Wildfires Ashes and Coals of Gratitude and Healing —a note from Tinka Friend
Tinka Friend, a Unitarian Universalist in Southern California and editor of the newsletter "Serenity" writes us this note from her part of the world. --JGR
Now that all the wildfires surrounding us have died down and we can breathe again... I just finished the November and December issues of "Serenity." I already had half of Nov. done when we were hit all around us by fires. Fortunately, we personally were not threatened, and everyone from our Unitarian Universalist church survived with property intact, although several had to evacuate for 2-3 weeks.
It was eerie going to work at the school with red skies for several days and white ash slowly drifting down on us as the children dash outside to get to the bathrooms or get lunch, which was brought back and eaten in the classroom; blacktop play areas covered white with the ash; many of the students, especially those with asthma, wearing masks or covering their noses and mouths with kleenex. But the red sun for days was the most unsettling.
"Red Sun," by Rev. John Millspaugh
I was touched by what I saw of people reaching out to help...stories on the news and stories shared at church. So I quickly used that for the Dec. issue...reaching out, helping others, giving comfort. I conduct a Healing Vespers monthly at the church, and this time the focus was on the exhausted firefighters, the people who were evacuated, those who lost homes and property and animals, those waiting to hear the fate of their house, children who found themselves sleeping in strange unfamiliar locations without the comfort of their animals, toys, pictures, and, of course, those who died. There was a greater visibility of Day of the Dead rituals.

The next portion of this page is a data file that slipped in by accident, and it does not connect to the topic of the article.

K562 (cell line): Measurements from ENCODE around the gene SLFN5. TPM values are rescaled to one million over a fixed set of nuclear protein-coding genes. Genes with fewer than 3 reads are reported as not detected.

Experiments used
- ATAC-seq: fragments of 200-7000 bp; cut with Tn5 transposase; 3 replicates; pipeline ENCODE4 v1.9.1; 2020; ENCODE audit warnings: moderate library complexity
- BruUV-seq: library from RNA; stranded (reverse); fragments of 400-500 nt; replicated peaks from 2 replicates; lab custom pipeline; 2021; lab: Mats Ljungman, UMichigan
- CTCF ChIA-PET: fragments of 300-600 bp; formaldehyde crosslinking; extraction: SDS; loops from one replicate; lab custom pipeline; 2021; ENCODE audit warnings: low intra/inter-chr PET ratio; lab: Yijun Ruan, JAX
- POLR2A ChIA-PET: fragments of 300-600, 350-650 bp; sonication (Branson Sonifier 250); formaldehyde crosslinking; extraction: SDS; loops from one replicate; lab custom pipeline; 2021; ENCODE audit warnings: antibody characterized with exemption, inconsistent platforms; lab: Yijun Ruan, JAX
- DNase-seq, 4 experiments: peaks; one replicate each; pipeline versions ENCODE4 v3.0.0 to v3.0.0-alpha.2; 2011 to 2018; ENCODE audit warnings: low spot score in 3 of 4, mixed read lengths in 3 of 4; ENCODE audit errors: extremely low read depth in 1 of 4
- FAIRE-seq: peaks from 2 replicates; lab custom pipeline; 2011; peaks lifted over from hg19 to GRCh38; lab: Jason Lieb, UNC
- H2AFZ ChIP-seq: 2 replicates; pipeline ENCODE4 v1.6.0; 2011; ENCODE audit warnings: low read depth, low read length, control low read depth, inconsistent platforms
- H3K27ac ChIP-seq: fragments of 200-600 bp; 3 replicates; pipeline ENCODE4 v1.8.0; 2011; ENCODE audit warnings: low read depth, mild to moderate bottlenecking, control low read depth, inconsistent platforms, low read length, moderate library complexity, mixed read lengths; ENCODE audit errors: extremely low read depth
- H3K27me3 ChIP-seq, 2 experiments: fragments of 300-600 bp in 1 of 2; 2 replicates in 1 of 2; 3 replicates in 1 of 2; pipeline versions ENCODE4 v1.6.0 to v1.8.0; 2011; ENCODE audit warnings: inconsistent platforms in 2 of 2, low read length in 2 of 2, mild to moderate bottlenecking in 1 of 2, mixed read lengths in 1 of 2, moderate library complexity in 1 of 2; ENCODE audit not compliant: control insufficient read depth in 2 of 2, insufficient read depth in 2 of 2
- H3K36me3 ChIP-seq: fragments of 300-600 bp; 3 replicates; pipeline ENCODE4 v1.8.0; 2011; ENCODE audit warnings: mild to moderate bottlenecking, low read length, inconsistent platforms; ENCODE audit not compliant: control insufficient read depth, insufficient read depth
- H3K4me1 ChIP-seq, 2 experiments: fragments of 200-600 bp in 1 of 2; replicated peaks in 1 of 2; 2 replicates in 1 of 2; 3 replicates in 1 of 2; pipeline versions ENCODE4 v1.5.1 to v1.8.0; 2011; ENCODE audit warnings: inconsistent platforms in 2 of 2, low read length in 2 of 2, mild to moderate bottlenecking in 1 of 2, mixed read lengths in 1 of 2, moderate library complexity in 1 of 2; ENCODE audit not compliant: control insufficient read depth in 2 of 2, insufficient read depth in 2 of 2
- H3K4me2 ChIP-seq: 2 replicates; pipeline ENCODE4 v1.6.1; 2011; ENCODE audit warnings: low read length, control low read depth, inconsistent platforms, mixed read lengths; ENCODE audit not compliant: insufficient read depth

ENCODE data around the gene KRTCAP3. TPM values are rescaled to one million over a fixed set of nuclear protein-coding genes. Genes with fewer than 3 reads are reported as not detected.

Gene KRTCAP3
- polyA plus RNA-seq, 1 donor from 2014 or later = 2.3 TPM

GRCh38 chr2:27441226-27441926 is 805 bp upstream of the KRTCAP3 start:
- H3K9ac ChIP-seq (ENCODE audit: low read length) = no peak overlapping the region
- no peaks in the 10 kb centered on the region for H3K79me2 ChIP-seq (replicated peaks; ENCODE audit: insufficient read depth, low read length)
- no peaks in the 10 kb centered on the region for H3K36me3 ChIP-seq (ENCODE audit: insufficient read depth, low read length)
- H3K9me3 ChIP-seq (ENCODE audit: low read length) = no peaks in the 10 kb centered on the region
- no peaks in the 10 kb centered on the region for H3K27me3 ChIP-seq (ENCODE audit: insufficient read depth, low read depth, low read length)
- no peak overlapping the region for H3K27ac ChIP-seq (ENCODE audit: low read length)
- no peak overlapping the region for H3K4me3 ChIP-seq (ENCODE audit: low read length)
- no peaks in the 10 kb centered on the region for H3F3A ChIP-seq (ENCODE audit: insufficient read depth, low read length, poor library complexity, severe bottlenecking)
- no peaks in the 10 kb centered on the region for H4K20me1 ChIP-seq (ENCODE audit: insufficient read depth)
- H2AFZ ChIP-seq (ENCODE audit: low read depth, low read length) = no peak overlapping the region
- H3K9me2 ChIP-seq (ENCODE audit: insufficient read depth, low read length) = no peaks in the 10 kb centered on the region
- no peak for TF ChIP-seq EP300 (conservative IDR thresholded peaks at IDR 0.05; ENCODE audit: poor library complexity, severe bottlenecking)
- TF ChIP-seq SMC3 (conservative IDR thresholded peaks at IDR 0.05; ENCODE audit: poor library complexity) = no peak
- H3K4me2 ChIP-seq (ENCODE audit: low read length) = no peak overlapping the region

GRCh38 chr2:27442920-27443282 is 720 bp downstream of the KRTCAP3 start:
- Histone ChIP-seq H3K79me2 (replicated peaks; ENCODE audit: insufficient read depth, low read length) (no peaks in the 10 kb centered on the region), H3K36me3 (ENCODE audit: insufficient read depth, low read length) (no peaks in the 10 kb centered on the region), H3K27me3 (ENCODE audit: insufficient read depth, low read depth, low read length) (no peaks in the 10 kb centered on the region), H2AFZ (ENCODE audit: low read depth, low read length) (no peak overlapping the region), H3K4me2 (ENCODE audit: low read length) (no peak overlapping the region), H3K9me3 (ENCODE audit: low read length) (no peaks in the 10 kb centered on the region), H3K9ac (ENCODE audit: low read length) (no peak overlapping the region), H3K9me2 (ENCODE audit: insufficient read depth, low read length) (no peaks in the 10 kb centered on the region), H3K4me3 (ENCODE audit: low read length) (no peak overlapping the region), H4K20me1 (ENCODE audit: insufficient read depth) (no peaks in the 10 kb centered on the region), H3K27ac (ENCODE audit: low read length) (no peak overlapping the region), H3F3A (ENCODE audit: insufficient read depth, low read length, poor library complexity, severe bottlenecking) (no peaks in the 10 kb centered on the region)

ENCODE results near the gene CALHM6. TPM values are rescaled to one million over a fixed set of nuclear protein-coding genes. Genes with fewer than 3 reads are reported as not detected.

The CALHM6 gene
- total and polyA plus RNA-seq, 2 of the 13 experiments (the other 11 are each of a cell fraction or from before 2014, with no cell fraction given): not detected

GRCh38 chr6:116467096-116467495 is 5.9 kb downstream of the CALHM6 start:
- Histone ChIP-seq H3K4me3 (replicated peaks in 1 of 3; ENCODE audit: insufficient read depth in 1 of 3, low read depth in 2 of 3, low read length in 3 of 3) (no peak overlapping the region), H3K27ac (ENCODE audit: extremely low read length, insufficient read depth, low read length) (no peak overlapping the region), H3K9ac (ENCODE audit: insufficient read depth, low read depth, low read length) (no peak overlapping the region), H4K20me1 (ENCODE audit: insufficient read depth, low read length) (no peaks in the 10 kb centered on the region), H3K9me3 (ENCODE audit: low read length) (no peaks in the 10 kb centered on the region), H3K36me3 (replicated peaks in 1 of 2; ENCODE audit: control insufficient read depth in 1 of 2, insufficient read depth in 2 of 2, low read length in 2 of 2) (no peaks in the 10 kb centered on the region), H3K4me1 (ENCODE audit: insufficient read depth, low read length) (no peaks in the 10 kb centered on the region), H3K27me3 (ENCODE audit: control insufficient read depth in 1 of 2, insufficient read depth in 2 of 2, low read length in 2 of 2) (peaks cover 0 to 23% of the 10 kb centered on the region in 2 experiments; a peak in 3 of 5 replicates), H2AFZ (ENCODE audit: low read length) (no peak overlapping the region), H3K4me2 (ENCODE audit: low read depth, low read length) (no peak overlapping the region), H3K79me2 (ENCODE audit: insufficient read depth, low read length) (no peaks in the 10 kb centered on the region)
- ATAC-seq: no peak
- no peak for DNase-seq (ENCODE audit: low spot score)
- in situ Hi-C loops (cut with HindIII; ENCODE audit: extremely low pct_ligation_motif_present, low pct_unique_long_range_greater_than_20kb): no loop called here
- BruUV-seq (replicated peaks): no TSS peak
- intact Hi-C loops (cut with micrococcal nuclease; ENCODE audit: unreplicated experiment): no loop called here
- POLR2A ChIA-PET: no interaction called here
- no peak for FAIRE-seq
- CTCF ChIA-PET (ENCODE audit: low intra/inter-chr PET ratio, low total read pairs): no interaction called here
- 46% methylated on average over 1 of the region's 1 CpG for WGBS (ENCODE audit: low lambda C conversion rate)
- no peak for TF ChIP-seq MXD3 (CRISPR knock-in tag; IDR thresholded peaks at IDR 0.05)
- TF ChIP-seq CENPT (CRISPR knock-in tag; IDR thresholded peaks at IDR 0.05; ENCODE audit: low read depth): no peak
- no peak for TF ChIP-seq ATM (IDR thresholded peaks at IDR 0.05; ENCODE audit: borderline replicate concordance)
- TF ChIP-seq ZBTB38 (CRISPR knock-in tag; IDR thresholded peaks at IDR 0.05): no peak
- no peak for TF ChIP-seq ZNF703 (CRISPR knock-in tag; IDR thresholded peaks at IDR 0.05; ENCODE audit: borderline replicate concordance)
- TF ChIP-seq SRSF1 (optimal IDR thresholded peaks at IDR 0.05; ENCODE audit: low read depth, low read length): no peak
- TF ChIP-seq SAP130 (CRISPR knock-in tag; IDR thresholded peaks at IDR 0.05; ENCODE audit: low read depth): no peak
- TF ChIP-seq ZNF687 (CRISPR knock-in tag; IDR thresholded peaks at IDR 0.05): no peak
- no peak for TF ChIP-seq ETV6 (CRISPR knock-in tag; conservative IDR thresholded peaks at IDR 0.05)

After 2-3 weeks of unhealthy air quality, my students were finally able to stay outside for recess a few days ago. No running around, but they could stretch their legs. You can imagine the relief of the teachers to finally have a break from the students after several weeks.
We are slowly getting back into our routines again.
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